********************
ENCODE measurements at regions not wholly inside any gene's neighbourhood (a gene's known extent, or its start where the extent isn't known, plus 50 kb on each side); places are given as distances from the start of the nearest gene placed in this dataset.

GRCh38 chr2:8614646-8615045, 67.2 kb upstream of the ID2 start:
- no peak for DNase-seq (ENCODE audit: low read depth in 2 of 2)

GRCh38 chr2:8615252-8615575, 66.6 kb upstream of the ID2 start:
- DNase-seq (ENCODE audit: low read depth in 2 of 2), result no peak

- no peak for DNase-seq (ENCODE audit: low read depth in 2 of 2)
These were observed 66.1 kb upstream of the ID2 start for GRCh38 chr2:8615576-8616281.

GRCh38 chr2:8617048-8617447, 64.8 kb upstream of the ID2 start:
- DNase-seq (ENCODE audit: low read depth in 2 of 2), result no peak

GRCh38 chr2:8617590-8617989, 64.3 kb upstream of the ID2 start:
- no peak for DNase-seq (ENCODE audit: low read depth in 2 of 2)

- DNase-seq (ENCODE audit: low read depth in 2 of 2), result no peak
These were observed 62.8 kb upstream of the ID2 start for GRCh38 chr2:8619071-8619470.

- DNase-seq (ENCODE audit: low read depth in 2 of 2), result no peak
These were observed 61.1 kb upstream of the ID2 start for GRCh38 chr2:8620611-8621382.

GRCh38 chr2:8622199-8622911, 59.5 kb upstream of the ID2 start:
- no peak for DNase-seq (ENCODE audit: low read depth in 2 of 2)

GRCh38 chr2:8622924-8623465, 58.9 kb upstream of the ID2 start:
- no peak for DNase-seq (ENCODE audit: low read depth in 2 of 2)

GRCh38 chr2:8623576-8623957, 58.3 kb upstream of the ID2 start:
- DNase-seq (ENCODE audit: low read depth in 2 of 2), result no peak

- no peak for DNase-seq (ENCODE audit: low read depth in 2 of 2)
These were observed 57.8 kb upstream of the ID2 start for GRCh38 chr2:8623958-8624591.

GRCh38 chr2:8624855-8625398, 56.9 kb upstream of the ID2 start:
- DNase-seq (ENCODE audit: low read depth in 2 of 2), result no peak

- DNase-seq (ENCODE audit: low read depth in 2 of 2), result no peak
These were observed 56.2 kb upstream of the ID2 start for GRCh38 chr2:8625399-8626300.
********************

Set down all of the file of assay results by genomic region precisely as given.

ENCODE measurements at regions not wholly inside any gene's neighbourhood (a gene's known extent, or its start where the extent isn't known, plus 50 kb on each side); places are given as distances from the start of the nearest gene placed in this dataset.

GRCh38 chr2:8614646-8615045, 67.2 kb upstream of the ID2 start:
- no peak for DNase-seq (ENCODE audit: low read depth in 2 of 2)

GRCh38 chr2:8615252-8615575, 66.6 kb upstream of the ID2 start:
- DNase-seq (ENCODE audit: low read depth in 2 of 2), result no peak

- no peak for DNase-seq (ENCODE audit: low read depth in 2 of 2)
These were observed 66.1 kb upstream of the ID2 start for GRCh38 chr2:8615576-8616281.

GRCh38 chr2:8617048-8617447, 64.8 kb upstream of the ID2 start:
- DNase-seq (ENCODE audit: low read depth in 2 of 2), result no peak

GRCh38 chr2:8617590-8617989, 64.3 kb upstream of the ID2 start:
- no peak for DNase-seq (ENCODE audit: low read depth in 2 of 2)

- DNase-seq (ENCODE audit: low read depth in 2 of 2), result no peak
These were observed 62.8 kb upstream of the ID2 start for GRCh38 chr2:8619071-8619470.

- DNase-seq (ENCODE audit: low read depth in 2 of 2), result no peak
These were observed 61.1 kb upstream of the ID2 start for GRCh38 chr2:8620611-8621382.

GRCh38 chr2:8622199-8622911, 59.5 kb upstream of the ID2 start:
- no peak for DNase-seq (ENCODE audit: low read depth in 2 of 2)

GRCh38 chr2:8622924-8623465, 58.9 kb upstream of the ID2 start:
- no peak for DNase-seq (ENCODE audit: low read depth in 2 of 2)

GRCh38 chr2:8623576-8623957, 58.3 kb upstream of the ID2 start:
- DNase-seq (ENCODE audit: low read depth in 2 of 2), result no peak

- no peak for DNase-seq (ENCODE audit: low read depth in 2 of 2)
These were observed 57.8 kb upstream of the ID2 start for GRCh38 chr2:8623958-8624591.

GRCh38 chr2:8624855-8625398, 56.9 kb upstream of the ID2 start:
- DNase-seq (ENCODE audit: low read depth in 2 of 2), result no peak

- DNase-seq (ENCODE audit: low read depth in 2 of 2), result no peak
These were observed 56.2 kb upstream of the ID2 start for GRCh38 chr2:8625399-8626300.